external “Freelancing on the Battlefield: What Price are We Paying for Our News?”

— Tala Basheer ElIssa at International Political Forum

Freelance journalism is becoming increasingly prominent in conflict news reporting. [...] only 4 percent of journalists who were killed in the year 2000 were freelancers, while the number dramatically rose to 27 percent by 2012. There are two main reasons for the increase. Firstly, the introduction of cheap modern technologies and social media has tempted journalists to work independently, freeing themselves from any imposed requirements. Secondly, news organizations are encouraging freelancing because they are deemed to be more convenient and cheaper alternatives to staffers. News sources don’t have the same responsibilities towards freelancers as they do to staffers: you can’t order your reporter to risk their life for a story, but freelancers can make that choice first and pitch the story second.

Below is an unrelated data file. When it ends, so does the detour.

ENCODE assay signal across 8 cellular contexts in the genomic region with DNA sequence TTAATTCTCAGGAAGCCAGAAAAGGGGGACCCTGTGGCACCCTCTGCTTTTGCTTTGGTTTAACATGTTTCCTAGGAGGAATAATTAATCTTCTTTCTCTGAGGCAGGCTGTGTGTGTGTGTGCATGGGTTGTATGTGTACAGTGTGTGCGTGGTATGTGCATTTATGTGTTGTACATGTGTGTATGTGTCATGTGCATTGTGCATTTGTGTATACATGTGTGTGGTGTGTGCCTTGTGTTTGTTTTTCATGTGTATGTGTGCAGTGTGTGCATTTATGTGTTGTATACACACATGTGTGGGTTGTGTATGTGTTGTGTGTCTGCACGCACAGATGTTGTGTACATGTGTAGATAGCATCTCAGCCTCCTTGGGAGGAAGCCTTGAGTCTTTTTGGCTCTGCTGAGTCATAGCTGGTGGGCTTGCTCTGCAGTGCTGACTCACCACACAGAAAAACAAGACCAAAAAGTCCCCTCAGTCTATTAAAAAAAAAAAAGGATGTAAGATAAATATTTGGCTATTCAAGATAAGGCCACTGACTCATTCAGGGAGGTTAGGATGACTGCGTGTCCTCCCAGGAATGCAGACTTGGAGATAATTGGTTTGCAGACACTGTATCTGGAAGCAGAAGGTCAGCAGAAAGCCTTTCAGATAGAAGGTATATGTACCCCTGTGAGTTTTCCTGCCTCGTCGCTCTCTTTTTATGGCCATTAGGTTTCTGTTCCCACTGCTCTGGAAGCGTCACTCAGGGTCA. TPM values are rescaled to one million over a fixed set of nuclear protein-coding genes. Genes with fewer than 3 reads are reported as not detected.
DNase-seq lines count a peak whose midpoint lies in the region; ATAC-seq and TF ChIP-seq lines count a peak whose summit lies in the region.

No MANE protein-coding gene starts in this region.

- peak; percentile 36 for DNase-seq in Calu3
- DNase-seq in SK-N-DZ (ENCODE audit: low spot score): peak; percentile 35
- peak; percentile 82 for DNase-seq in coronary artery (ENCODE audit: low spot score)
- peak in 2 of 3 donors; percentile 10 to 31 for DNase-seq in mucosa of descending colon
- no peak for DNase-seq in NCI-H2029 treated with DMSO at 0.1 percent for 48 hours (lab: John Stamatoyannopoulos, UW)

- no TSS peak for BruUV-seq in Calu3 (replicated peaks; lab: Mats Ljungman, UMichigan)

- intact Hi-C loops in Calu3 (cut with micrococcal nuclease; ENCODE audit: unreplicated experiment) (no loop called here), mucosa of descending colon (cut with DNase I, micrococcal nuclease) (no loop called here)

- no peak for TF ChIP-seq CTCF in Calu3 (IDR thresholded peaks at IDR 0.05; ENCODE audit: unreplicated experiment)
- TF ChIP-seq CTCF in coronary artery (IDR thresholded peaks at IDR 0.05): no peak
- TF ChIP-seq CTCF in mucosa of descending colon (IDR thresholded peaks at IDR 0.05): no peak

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  • bob cooley

    Great piece, especially for someone so young in their career.

    The risks posed by inexperienced freelancers (conflict tourists) outweigh the small amount of coverage created by them in these zones – An inexperienced freelancer has a much higher likelihood of getting themselves, or others killed in the field. And it makes a more hostile environment for staffers and experience conflict photographers and journalists.